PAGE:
Both scenarios would simply produce what appears to be an adequately lit shot.

    Unless you told the viewers or they were on set during recording, they wouldn't know how dark it was and wouldn't be able to tell the difference between shooting situations in most cases. It benefits the production much more so than the viewer.

    In addition, if low light performance is what the film and tv industries most desired, Alexa would've been supplanted years ago, as there are better low light performers. So what accounts for Alexa's and film's continued appeal?

    Several things can be argued but I think the most overlooked is the beauty of and psychological attachment we have to being able to see into the brightness the way we do. The sensors that come closer to that in the way of greater saturation capacity will be on to something.
    Last edited by Brian Boyer; 06-14-2018 at 05:35 AM.
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  9. #509  
    Senior Member David J. Buchanan's Avatar
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    It's not always about highlight retention as much as it's about the gradient between dark and light.

    In painting, chiaroscuro. Most video cameras just don't have the latitude or accuracy to replicate it.
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  10. #510  
    Quote Originally Posted by Michael Tiemann View Post
    Let's again look at what this really means (which, again, means referring to what Ansel Adams teaches in his series, The Camera, The Negative, and The Print).

    [...]

    So the first thing to keep in mind is that whatever the sensor's DR, the top stop and the bottom stop have to be tied to the display's top stop and bottom stop.

    Now, in between those two we can look at how well the sensor's DR maps to the display's DR, and why not all stops are created equal. When looking way to the right of the XYLA chart luma values (preferably in a waveform monitor), we see that there's very little (or no room) for meaningful intermediate values to exist. I previously talked about digital "eye" charts, which show (or don't show) the decisive space between reading something as a 1 or reading something as a zero. If the noise of the 1 signal overlaps the noise of the 0 signal, there is no "eye", which means that there's no real discrimination possible between signal and noise. Of course one can draw a digital line in the sand and say "everthing above this line is a 1 and everything below this line is a zero", but that means that up to half the time we'll be rendering a 1 as a 0, and vice-versa. And all those guesses will lead to a dithering of 1s and 0s, creating a kind of digital gray. That gray will be 50% gray if the 1s and 0s are full scale, and it will be a much darker gray if the 1s and 0s map to the bottom limit of the DR of the display device.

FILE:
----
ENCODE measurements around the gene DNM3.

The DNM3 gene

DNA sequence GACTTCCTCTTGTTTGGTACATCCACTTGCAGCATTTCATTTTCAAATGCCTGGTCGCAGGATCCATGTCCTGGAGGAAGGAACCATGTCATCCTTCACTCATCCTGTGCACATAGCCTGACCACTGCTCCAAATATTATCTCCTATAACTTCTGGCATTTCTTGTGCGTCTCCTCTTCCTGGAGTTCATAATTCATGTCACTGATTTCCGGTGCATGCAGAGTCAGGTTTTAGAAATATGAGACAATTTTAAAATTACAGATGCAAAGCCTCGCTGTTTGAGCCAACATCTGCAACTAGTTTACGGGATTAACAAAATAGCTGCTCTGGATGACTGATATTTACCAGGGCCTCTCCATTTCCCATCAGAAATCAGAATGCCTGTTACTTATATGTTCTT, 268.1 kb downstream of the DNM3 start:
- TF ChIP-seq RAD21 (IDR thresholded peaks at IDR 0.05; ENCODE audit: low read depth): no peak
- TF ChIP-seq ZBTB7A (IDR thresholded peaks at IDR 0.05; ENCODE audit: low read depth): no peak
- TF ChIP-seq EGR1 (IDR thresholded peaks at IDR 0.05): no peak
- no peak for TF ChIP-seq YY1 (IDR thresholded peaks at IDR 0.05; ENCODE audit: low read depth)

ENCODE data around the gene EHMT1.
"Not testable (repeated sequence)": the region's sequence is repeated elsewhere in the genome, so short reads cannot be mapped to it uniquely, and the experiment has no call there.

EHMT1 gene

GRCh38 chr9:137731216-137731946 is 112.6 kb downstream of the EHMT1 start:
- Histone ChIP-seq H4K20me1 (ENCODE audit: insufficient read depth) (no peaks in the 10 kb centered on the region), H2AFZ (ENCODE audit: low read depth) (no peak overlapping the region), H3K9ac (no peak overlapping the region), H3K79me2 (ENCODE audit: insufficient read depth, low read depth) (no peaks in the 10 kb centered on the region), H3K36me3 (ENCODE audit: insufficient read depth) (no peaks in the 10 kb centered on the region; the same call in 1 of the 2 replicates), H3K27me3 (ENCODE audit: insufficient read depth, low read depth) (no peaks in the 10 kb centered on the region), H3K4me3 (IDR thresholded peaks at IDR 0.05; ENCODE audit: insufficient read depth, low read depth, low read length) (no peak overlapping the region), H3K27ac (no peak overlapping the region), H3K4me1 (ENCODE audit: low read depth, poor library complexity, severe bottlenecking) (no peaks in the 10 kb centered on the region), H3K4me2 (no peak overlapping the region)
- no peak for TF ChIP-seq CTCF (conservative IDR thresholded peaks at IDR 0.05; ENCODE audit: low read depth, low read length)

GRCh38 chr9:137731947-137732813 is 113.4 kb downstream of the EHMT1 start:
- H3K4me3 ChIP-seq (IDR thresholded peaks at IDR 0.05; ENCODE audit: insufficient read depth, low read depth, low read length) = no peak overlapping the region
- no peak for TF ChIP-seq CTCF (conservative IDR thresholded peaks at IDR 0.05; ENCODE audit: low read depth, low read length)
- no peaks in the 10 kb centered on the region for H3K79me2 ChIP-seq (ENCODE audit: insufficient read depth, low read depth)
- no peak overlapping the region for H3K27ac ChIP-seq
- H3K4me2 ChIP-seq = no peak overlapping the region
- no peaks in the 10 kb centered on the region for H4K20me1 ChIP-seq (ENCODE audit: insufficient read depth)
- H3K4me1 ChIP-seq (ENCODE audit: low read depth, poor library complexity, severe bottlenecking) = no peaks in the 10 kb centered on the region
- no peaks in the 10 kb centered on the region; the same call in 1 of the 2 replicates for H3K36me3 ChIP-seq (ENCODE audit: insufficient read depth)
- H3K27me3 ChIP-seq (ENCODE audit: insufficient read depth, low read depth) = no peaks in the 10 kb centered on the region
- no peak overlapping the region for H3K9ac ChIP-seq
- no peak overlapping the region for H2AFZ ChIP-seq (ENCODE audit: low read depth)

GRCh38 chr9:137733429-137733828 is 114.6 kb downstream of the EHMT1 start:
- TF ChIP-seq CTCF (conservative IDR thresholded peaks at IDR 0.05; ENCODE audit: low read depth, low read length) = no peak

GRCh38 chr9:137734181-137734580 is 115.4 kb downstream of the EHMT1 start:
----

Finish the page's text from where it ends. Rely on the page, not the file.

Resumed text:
If we pick a chip where the eye is 6x the height of the 1 noise and the 0 noise, then there are 6 distinct gradations of values that can be teased from the sensor between the 1 value and the 0 value, 8 levels if we include the values of the 1 and the 0. That's 3-bit color! Now, not all part of the image need to be rendered in fully expressed 10-bit color gradients to look good. But if the blockiness of 3-bit color is going to be a problem for a given part of the tonal range, then even if we have the DR to distinguish one stop from another, the image rendered with that stop can fail subjective tests (blockiness in the shadows). So we must ask: how much do we have to crush the shadows before the limitations of gradations disappear? Alternatively, what chip of the XYLA chart gives us an eye that's large enough to hold enough gradations to render acceptably given the noise measured at the top and bottom of those scales?

    The same calculations can be done in the highlights: when does blockiness in the highlights become a problem, and how large is the eye (vs the noise) large enough at the top level to deal with that?

    [...]
    TL;DR:

    Quote Originally Posted by David J. Buchanan View Post
    It's not always about highlight retention as much as it's about the gradient between dark and light.

    In painting, chiaroscuro. Most video cameras just don't have the latitude or accuracy to replicate it.
    Beautiful word and an important concept!